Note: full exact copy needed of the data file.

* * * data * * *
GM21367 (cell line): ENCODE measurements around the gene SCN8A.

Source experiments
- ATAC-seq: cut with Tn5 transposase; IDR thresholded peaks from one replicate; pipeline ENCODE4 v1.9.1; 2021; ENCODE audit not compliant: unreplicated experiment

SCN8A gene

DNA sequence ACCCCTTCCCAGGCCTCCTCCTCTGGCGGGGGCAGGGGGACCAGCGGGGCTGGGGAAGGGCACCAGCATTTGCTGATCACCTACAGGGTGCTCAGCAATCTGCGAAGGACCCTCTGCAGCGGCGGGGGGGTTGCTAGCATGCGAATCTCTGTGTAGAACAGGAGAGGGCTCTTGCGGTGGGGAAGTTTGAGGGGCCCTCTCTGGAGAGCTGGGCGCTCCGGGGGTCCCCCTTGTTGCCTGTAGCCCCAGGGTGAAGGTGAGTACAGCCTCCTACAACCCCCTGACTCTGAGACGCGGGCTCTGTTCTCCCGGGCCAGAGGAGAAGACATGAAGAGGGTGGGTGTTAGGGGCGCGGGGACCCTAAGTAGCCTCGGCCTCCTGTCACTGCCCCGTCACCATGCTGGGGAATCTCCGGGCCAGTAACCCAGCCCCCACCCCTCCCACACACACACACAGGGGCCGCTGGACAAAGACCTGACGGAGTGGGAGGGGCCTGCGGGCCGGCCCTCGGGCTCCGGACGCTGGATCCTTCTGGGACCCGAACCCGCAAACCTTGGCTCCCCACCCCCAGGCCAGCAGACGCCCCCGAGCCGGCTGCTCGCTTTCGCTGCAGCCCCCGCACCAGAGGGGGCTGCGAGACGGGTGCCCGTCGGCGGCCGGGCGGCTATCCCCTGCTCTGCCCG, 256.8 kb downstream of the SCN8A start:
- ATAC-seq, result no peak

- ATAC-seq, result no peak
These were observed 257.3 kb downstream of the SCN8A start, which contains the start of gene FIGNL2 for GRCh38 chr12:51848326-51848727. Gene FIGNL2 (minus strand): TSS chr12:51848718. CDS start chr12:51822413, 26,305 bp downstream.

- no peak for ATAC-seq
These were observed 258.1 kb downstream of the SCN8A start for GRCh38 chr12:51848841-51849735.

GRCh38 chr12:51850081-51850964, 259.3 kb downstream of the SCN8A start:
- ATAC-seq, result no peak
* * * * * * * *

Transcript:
GM21367 (cell line): ENCODE measurements around the gene SCN8A.

Source experiments
- ATAC-seq: cut with Tn5 transposase; IDR thresholded peaks from one replicate; pipeline ENCODE4 v1.9.1; 2021; ENCODE audit not compliant: unreplicated experiment

SCN8A gene

DNA sequence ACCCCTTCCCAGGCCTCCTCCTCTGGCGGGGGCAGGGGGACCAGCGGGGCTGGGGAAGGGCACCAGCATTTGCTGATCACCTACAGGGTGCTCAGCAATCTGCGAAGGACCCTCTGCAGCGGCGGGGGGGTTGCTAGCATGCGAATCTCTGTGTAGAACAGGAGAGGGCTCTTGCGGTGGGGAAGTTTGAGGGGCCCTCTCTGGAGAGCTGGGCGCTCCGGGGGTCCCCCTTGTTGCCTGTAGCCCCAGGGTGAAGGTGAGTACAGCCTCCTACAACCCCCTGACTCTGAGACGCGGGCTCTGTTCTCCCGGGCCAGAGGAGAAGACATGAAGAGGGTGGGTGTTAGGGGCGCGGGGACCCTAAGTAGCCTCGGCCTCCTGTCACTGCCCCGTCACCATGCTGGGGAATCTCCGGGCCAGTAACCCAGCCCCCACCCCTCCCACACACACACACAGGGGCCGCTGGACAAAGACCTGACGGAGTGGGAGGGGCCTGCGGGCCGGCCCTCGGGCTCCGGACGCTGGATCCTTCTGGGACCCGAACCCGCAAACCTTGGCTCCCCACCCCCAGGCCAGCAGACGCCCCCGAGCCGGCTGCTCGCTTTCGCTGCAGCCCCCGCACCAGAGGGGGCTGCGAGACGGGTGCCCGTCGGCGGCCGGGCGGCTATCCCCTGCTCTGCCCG, 256.8 kb downstream of the SCN8A start:
- ATAC-seq, result no peak

- ATAC-seq, result no peak
These were observed 257.3 kb downstream of the SCN8A start, which contains the start of gene FIGNL2 for GRCh38 chr12:51848326-51848727. Gene FIGNL2 (minus strand): TSS chr12:51848718. CDS start chr12:51822413, 26,305 bp downstream.

- no peak for ATAC-seq
These were observed 258.1 kb downstream of the SCN8A start for GRCh38 chr12:51848841-51849735.

GRCh38 chr12:51850081-51850964, 259.3 kb downstream of the SCN8A start:
- ATAC-seq, result no peak